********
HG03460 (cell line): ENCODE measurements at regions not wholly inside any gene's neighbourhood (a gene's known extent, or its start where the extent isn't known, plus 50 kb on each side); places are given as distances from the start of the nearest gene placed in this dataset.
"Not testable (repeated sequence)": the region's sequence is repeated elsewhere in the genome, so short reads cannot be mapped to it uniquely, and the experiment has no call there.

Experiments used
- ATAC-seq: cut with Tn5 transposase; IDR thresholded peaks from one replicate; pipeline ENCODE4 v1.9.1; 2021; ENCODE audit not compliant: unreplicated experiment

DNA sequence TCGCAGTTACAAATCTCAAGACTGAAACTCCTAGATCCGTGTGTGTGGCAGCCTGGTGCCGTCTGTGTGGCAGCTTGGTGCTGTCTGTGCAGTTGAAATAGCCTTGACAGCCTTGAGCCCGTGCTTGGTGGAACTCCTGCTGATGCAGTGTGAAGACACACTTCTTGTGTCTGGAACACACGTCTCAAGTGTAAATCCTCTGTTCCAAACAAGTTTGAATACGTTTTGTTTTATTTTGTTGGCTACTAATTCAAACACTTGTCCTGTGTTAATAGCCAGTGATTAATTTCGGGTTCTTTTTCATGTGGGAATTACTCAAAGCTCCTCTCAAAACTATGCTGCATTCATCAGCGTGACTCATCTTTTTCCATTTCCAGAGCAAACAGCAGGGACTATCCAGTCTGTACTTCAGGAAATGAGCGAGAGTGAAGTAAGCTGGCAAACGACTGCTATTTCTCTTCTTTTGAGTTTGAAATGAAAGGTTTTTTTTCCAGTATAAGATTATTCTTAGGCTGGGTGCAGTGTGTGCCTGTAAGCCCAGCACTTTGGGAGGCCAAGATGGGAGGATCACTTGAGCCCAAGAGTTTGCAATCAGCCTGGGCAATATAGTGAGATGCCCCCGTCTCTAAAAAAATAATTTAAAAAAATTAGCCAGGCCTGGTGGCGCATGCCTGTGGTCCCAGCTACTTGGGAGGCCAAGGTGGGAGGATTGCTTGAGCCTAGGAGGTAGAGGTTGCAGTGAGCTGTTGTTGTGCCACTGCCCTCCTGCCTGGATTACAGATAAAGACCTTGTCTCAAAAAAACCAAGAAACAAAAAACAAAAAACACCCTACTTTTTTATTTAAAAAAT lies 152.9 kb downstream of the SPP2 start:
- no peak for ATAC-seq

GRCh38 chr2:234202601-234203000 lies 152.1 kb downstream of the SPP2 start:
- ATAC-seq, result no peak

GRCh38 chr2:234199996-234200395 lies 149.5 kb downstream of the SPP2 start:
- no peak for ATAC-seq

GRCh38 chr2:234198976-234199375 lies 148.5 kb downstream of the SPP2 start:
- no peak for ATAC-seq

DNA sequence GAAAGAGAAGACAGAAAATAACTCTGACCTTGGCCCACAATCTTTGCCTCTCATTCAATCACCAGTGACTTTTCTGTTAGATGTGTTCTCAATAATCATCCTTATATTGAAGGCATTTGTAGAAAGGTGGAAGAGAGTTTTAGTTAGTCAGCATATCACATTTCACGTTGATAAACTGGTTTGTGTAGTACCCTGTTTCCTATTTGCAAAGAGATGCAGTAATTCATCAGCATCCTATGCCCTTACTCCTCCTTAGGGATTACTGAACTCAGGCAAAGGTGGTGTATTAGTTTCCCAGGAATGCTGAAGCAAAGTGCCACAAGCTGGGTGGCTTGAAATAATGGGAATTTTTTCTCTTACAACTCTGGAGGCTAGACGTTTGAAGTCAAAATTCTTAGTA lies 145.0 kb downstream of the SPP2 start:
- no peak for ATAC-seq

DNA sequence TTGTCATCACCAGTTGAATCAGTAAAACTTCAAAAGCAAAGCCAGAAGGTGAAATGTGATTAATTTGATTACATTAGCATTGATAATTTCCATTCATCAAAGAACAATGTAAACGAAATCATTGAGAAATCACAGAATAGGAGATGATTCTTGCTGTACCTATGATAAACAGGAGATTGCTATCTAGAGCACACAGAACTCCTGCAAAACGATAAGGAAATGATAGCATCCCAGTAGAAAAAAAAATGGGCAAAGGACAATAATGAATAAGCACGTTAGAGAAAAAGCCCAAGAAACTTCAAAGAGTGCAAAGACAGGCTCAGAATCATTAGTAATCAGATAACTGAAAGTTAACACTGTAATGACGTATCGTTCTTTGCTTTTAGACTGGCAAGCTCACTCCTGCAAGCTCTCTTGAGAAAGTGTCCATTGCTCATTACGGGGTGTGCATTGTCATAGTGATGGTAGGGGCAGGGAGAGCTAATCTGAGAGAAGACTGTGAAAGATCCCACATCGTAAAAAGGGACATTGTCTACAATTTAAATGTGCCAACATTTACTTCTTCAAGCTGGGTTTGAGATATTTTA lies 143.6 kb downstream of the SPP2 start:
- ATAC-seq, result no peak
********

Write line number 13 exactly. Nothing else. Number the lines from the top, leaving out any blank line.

DNA sequence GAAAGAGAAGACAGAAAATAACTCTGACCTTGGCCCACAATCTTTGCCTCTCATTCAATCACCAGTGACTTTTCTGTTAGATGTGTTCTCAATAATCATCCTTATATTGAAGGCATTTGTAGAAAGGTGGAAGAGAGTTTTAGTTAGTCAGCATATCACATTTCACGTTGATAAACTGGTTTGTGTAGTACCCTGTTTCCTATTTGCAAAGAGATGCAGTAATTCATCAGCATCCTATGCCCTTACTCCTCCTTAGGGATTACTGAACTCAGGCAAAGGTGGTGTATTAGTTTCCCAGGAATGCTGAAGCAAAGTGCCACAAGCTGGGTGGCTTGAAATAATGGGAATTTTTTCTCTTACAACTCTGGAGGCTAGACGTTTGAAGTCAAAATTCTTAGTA lies 145.0 kb downstream of the SPP2 start: